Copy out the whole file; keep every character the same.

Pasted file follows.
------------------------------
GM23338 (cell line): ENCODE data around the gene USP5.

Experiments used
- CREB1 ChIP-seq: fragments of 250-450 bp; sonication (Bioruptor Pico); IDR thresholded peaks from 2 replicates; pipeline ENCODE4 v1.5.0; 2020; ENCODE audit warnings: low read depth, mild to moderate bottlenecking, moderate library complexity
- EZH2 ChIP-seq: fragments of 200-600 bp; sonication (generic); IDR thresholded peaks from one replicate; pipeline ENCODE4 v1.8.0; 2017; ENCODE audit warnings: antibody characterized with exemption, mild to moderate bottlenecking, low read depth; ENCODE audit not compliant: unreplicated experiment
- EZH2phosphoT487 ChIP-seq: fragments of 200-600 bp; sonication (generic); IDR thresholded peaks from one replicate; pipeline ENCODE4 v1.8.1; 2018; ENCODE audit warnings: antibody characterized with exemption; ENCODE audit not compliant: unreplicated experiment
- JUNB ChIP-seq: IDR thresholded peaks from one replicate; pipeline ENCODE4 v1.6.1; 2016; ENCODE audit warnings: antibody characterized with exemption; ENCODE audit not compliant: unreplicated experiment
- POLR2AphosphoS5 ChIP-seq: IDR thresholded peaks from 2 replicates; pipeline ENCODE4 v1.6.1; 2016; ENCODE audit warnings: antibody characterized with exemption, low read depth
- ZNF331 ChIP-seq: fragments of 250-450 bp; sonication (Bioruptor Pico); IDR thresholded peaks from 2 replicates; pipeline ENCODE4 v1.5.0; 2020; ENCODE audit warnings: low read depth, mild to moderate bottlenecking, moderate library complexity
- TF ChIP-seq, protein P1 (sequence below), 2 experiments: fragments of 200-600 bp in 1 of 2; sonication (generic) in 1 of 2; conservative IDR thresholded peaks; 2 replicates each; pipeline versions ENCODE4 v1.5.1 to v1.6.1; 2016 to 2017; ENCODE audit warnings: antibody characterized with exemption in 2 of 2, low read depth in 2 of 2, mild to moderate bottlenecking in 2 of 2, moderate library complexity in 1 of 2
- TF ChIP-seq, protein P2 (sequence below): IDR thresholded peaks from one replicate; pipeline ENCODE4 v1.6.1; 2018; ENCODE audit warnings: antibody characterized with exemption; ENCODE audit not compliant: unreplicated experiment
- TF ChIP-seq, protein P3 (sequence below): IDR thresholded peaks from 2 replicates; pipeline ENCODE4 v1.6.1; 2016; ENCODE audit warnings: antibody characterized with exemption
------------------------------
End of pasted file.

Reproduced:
GM23338 (cell line): ENCODE data around the gene USP5.

Experiments used
- CREB1 ChIP-seq: fragments of 250-450 bp; sonication (Bioruptor Pico); IDR thresholded peaks from 2 replicates; pipeline ENCODE4 v1.5.0; 2020; ENCODE audit warnings: low read depth, mild to moderate bottlenecking, moderate library complexity
- EZH2 ChIP-seq: fragments of 200-600 bp; sonication (generic); IDR thresholded peaks from one replicate; pipeline ENCODE4 v1.8.0; 2017; ENCODE audit warnings: antibody characterized with exemption, mild to moderate bottlenecking, low read depth; ENCODE audit not compliant: unreplicated experiment
- EZH2phosphoT487 ChIP-seq: fragments of 200-600 bp; sonication (generic); IDR thresholded peaks from one replicate; pipeline ENCODE4 v1.8.1; 2018; ENCODE audit warnings: antibody characterized with exemption; ENCODE audit not compliant: unreplicated experiment
- JUNB ChIP-seq: IDR thresholded peaks from one replicate; pipeline ENCODE4 v1.6.1; 2016; ENCODE audit warnings: antibody characterized with exemption; ENCODE audit not compliant: unreplicated experiment
- POLR2AphosphoS5 ChIP-seq: IDR thresholded peaks from 2 replicates; pipeline ENCODE4 v1.6.1; 2016; ENCODE audit warnings: antibody characterized with exemption, low read depth
- ZNF331 ChIP-seq: fragments of 250-450 bp; sonication (Bioruptor Pico); IDR thresholded peaks from 2 replicates; pipeline ENCODE4 v1.5.0; 2020; ENCODE audit warnings: low read depth, mild to moderate bottlenecking, moderate library complexity
- TF ChIP-seq, protein P1 (sequence below), 2 experiments: fragments of 200-600 bp in 1 of 2; sonication (generic) in 1 of 2; conservative IDR thresholded peaks; 2 replicates each; pipeline versions ENCODE4 v1.5.1 to v1.6.1; 2016 to 2017; ENCODE audit warnings: antibody characterized with exemption in 2 of 2, low read depth in 2 of 2, mild to moderate bottlenecking in 2 of 2, moderate library complexity in 1 of 2
- TF ChIP-seq, protein P2 (sequence below): IDR thresholded peaks from one replicate; pipeline ENCODE4 v1.6.1; 2018; ENCODE audit warnings: antibody characterized with exemption; ENCODE audit not compliant: unreplicated experiment
- TF ChIP-seq, protein P3 (sequence below): IDR thresholded peaks from 2 replicates; pipeline ENCODE4 v1.6.1; 2016; ENCODE audit warnings: antibody characterized with exemption